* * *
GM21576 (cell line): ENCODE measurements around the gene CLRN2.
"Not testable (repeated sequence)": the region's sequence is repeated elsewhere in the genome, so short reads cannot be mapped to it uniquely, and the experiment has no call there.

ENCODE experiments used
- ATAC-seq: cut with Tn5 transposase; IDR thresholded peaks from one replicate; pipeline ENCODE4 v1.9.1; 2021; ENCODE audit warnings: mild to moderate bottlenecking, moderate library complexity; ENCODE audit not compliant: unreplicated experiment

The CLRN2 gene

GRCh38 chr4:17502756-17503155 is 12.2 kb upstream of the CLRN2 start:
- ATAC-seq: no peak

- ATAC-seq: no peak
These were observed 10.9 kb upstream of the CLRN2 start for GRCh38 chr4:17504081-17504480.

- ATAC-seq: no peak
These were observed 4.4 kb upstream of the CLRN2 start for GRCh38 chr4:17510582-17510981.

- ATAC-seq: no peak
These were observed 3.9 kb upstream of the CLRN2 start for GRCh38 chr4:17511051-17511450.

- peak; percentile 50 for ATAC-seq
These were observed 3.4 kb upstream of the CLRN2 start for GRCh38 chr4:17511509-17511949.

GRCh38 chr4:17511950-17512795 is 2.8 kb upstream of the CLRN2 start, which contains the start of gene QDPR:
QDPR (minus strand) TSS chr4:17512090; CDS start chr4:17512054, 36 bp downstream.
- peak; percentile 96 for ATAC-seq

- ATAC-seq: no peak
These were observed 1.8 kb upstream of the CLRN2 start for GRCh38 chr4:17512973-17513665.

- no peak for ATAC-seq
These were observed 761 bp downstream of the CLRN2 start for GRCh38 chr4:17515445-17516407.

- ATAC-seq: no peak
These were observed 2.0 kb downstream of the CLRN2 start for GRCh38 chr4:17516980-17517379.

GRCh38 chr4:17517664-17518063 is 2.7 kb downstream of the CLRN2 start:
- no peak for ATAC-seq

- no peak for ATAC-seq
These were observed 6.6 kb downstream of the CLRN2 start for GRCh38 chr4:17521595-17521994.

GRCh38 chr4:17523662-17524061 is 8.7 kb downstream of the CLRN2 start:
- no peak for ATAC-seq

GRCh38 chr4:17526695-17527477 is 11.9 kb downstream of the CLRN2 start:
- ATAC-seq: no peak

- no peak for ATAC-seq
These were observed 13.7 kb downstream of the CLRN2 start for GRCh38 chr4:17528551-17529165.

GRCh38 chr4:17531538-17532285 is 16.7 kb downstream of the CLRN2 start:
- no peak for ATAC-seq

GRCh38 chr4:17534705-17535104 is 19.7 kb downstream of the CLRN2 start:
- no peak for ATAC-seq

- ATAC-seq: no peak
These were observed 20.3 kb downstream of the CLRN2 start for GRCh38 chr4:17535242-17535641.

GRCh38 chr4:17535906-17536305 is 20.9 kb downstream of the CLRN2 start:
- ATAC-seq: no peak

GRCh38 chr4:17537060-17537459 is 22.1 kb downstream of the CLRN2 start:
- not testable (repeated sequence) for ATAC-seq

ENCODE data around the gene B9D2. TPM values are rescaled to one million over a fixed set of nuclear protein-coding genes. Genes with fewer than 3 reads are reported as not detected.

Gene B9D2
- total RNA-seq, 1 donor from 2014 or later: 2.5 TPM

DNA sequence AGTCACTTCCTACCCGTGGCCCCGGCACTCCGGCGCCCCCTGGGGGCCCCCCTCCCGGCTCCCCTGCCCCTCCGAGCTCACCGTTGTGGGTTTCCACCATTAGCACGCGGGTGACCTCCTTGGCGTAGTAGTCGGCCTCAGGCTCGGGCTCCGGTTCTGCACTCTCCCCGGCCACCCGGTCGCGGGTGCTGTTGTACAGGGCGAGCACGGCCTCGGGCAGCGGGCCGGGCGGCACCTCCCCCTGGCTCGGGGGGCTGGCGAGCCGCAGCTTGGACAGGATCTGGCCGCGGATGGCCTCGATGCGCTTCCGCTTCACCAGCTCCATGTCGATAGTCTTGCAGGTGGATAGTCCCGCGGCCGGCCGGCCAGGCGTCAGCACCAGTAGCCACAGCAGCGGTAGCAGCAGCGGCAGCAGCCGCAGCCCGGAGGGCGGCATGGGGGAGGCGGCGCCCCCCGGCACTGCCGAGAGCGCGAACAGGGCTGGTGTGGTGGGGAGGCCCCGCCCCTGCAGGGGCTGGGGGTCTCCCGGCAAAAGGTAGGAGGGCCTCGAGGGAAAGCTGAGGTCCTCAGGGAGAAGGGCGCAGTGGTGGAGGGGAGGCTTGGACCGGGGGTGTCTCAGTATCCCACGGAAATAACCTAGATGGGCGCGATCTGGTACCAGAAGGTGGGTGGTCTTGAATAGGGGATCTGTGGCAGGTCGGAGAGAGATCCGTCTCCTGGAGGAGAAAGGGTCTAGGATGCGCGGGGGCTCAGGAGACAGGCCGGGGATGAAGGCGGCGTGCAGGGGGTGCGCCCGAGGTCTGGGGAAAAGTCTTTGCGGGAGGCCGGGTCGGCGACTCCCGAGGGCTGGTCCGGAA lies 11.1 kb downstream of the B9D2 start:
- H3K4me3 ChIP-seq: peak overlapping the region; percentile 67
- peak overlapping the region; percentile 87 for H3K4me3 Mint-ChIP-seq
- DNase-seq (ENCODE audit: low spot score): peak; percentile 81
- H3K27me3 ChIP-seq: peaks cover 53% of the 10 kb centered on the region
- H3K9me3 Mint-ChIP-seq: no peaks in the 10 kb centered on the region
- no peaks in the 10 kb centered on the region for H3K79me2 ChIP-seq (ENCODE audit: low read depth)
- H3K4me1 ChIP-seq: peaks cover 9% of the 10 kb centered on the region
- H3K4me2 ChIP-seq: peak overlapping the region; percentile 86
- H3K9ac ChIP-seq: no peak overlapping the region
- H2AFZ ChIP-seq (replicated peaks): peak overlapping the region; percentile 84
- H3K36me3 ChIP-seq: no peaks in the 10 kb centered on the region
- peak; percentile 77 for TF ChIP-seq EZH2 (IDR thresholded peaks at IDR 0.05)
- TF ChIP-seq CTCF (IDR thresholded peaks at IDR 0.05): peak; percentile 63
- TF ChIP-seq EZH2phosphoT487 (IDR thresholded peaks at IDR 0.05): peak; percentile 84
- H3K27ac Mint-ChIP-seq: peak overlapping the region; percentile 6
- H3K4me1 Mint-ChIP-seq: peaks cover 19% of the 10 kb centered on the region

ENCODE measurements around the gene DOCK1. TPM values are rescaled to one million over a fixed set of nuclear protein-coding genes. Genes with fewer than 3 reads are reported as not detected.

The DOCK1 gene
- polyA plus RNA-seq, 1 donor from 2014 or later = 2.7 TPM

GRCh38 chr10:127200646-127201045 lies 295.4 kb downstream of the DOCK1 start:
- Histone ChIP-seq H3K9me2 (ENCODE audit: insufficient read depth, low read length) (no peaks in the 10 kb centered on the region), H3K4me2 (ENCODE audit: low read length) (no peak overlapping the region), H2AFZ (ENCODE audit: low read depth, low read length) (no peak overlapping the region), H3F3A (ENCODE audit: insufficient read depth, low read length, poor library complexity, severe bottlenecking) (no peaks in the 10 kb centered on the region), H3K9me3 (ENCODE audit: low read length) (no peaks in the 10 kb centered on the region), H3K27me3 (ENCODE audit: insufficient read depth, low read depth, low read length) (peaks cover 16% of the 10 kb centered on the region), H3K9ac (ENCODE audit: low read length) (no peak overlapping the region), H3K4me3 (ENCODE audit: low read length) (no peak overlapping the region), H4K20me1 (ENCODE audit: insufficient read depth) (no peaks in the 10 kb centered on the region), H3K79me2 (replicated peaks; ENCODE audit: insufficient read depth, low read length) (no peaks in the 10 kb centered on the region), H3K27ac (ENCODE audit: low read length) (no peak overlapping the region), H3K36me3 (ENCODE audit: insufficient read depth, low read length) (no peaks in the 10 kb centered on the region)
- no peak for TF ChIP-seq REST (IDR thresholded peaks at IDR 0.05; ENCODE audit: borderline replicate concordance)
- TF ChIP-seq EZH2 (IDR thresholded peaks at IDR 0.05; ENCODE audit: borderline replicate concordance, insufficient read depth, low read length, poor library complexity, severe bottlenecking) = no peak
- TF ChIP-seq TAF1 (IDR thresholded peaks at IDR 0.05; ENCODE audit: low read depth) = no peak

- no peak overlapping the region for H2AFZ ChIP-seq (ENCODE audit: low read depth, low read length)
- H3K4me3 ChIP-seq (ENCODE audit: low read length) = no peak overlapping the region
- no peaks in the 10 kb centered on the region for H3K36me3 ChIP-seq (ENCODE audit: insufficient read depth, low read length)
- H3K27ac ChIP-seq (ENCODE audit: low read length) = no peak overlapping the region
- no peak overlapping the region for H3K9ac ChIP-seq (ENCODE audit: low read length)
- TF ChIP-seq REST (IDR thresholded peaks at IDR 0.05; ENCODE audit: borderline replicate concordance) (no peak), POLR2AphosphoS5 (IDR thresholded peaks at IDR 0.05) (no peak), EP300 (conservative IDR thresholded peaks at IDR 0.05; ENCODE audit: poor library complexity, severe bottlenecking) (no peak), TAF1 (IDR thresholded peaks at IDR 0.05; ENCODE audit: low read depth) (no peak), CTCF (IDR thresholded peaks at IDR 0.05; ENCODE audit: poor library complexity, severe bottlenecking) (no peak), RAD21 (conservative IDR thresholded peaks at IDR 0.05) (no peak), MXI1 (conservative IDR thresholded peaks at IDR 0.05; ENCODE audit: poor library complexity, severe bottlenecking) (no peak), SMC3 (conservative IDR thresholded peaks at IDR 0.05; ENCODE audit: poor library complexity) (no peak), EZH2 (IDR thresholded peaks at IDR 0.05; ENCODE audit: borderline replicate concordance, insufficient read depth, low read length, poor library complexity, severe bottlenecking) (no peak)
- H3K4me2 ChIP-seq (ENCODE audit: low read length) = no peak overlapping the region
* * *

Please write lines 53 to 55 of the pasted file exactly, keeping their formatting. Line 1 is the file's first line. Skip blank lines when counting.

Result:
- H3K9me3 Mint-ChIP-seq: no peaks in the 10 kb centered on the region
- no peaks in the 10 kb centered on the region for H3K79me2 ChIP-seq (ENCODE audit: low read depth)
- H3K4me1 ChIP-seq: peaks cover 9% of the 10 kb centered on the region